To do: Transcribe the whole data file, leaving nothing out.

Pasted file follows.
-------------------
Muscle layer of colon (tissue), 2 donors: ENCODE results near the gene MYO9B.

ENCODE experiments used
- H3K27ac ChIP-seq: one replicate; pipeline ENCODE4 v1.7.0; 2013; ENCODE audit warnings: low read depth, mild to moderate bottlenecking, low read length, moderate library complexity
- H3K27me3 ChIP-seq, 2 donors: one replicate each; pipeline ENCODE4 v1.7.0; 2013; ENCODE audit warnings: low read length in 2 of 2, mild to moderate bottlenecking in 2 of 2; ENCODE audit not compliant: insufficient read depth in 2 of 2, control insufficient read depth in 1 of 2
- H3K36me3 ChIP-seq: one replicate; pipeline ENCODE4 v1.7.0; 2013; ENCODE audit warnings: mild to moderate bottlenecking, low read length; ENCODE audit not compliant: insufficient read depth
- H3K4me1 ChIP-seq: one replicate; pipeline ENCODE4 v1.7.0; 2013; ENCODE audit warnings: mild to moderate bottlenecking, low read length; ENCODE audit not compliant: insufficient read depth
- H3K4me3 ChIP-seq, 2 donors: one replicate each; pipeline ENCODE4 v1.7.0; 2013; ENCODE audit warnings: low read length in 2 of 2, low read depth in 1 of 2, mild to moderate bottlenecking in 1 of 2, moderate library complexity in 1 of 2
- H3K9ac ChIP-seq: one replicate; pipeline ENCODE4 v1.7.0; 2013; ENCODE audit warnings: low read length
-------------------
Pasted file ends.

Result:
Muscle layer of colon (tissue), 2 donors: ENCODE results near the gene MYO9B.

ENCODE experiments used
- H3K27ac ChIP-seq: one replicate; pipeline ENCODE4 v1.7.0; 2013; ENCODE audit warnings: low read depth, mild to moderate bottlenecking, low read length, moderate library complexity
- H3K27me3 ChIP-seq, 2 donors: one replicate each; pipeline ENCODE4 v1.7.0; 2013; ENCODE audit warnings: low read length in 2 of 2, mild to moderate bottlenecking in 2 of 2; ENCODE audit not compliant: insufficient read depth in 2 of 2, control insufficient read depth in 1 of 2
- H3K36me3 ChIP-seq: one replicate; pipeline ENCODE4 v1.7.0; 2013; ENCODE audit warnings: mild to moderate bottlenecking, low read length; ENCODE audit not compliant: insufficient read depth
- H3K4me1 ChIP-seq: one replicate; pipeline ENCODE4 v1.7.0; 2013; ENCODE audit warnings: mild to moderate bottlenecking, low read length; ENCODE audit not compliant: insufficient read depth
- H3K4me3 ChIP-seq, 2 donors: one replicate each; pipeline ENCODE4 v1.7.0; 2013; ENCODE audit warnings: low read length in 2 of 2, low read depth in 1 of 2, mild to moderate bottlenecking in 1 of 2, moderate library complexity in 1 of 2
- H3K9ac ChIP-seq: one replicate; pipeline ENCODE4 v1.7.0; 2013; ENCODE audit warnings: low read length